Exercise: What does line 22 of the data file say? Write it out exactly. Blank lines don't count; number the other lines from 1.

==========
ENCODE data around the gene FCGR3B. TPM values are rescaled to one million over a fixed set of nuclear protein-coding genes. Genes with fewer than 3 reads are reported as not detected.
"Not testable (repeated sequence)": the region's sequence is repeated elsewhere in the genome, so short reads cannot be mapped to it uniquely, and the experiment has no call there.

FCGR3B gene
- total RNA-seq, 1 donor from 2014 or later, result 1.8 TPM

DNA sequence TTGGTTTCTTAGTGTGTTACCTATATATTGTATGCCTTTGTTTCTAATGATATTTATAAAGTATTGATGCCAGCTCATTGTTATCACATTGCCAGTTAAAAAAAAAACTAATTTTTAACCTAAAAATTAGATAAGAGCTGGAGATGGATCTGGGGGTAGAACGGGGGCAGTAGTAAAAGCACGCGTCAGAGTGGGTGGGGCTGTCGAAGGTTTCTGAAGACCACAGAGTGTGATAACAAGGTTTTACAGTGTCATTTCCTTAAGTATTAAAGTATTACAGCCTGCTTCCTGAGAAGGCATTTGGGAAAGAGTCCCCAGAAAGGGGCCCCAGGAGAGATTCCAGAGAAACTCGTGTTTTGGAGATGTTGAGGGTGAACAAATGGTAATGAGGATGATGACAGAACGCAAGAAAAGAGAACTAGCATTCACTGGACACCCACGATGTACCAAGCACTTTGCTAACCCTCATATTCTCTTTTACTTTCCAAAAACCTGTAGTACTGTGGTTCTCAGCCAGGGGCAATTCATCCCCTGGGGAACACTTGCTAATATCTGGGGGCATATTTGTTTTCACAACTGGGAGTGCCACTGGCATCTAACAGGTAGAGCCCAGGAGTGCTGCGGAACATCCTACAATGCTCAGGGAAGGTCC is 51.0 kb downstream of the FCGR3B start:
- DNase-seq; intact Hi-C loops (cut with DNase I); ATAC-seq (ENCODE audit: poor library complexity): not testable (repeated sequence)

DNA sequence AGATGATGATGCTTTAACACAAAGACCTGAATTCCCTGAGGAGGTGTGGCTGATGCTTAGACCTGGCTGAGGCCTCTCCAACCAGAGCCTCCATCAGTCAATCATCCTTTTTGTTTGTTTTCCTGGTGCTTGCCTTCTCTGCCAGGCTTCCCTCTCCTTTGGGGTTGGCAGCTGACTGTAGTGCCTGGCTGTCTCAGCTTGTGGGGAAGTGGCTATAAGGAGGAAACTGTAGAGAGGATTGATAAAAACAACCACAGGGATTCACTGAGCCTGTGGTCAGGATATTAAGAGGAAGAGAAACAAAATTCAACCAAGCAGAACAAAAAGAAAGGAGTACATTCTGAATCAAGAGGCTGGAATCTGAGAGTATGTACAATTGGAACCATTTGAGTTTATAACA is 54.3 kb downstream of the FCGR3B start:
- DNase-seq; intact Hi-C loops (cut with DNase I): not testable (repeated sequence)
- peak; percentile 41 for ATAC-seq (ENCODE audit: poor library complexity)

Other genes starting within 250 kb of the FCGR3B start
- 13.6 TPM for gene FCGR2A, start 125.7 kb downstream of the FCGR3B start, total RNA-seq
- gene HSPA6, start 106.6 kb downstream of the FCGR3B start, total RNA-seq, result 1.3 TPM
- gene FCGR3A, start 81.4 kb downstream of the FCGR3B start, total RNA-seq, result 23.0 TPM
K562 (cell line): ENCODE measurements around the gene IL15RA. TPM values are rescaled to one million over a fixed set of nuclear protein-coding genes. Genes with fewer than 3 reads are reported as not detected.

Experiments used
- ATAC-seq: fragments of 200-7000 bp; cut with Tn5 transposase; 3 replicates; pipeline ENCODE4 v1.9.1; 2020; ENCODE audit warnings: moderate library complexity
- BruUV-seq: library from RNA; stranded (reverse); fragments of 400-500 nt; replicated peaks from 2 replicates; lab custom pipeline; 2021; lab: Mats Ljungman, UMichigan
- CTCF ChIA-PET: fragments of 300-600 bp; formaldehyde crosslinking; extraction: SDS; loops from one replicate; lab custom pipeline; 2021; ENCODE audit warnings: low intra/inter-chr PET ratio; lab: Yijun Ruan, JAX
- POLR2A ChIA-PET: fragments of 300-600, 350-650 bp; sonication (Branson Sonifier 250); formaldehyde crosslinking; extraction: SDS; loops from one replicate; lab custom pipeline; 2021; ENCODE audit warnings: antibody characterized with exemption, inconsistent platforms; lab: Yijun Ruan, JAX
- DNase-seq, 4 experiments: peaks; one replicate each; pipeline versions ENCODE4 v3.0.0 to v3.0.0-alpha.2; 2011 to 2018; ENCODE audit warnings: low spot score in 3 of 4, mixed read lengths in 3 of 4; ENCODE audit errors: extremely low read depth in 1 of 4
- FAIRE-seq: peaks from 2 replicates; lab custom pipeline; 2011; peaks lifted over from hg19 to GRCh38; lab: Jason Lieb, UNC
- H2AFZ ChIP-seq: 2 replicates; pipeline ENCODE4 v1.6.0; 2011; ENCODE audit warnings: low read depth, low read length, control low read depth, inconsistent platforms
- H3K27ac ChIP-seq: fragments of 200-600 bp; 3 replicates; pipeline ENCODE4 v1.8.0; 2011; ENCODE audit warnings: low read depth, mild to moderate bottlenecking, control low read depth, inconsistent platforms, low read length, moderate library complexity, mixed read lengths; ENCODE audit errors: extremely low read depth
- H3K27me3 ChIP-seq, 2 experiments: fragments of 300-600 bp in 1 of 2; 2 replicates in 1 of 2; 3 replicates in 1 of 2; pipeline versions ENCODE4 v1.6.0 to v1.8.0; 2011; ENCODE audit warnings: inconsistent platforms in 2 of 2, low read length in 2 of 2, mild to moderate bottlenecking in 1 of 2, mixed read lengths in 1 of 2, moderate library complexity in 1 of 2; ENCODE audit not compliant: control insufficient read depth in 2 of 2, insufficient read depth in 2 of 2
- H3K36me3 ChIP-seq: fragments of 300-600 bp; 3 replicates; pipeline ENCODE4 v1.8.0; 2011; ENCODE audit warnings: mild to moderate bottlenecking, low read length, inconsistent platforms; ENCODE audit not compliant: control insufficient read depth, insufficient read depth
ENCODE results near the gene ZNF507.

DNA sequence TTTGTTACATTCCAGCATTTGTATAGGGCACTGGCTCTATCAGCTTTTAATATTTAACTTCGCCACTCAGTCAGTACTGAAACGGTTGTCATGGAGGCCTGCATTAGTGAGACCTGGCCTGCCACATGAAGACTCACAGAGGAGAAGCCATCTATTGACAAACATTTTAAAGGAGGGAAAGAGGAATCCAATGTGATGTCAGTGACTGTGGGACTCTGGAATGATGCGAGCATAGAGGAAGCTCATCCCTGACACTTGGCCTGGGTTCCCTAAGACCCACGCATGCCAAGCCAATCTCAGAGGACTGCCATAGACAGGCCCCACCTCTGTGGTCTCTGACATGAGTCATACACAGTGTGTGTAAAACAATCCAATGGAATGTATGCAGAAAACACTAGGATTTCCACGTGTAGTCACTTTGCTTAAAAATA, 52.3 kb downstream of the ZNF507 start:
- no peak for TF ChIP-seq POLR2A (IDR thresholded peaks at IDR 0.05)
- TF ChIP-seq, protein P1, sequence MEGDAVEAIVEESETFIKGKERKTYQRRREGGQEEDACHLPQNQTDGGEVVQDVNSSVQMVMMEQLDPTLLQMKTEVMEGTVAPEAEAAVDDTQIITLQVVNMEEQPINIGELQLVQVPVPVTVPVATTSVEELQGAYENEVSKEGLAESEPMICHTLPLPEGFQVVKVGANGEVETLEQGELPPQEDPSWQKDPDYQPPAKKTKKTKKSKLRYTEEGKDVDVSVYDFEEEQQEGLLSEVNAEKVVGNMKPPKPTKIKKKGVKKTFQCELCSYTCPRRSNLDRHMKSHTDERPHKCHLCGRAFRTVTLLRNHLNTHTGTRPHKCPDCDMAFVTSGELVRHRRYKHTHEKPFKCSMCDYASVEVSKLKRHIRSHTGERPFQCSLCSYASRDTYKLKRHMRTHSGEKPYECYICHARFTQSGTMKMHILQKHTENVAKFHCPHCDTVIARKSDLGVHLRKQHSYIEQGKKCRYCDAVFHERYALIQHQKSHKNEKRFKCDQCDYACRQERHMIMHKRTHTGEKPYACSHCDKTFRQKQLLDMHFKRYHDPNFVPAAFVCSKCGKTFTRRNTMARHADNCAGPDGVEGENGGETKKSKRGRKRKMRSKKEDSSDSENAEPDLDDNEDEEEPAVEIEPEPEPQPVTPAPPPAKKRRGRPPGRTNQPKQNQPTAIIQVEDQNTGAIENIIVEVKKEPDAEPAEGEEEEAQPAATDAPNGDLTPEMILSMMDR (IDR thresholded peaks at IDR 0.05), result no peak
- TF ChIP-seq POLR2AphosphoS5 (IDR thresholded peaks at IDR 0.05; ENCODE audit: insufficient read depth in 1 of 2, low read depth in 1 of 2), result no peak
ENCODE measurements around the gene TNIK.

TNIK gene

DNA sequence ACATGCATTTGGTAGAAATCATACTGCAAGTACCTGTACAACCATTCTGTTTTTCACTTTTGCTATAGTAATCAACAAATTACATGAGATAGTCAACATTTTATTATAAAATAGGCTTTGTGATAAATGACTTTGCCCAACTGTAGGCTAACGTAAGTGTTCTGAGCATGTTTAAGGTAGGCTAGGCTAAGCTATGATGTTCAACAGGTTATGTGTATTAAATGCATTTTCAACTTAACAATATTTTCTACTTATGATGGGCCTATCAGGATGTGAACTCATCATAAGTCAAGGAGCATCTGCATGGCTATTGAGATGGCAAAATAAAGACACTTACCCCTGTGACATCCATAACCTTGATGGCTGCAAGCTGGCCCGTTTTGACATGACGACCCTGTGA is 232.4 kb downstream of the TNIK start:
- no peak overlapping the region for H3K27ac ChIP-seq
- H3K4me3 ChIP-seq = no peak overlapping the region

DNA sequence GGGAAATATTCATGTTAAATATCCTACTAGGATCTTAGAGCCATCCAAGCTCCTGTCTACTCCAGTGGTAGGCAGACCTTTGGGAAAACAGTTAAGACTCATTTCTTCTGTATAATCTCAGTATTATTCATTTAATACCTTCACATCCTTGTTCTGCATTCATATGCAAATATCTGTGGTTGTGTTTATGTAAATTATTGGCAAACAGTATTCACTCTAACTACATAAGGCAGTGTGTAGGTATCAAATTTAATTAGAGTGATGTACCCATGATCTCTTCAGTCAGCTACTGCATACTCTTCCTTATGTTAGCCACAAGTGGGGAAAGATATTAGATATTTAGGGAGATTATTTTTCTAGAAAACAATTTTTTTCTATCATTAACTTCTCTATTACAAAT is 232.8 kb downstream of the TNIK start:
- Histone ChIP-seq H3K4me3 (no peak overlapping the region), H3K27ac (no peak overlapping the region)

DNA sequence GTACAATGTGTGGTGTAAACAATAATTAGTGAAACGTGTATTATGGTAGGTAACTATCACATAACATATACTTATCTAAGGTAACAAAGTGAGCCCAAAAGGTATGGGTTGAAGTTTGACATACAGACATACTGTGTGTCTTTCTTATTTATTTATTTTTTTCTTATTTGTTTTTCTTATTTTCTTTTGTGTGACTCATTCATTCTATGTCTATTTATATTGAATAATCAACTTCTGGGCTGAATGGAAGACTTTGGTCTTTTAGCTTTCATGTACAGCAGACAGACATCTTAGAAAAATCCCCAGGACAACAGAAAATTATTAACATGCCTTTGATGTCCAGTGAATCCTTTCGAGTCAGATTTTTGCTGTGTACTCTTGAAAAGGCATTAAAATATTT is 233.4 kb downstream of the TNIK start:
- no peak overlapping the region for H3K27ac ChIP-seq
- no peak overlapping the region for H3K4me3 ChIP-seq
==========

- H2AFZ ChIP-seq: 2 replicates; pipeline ENCODE4 v1.6.0; 2011; ENCODE audit warnings: low read depth, low read length, control low read depth, inconsistent platforms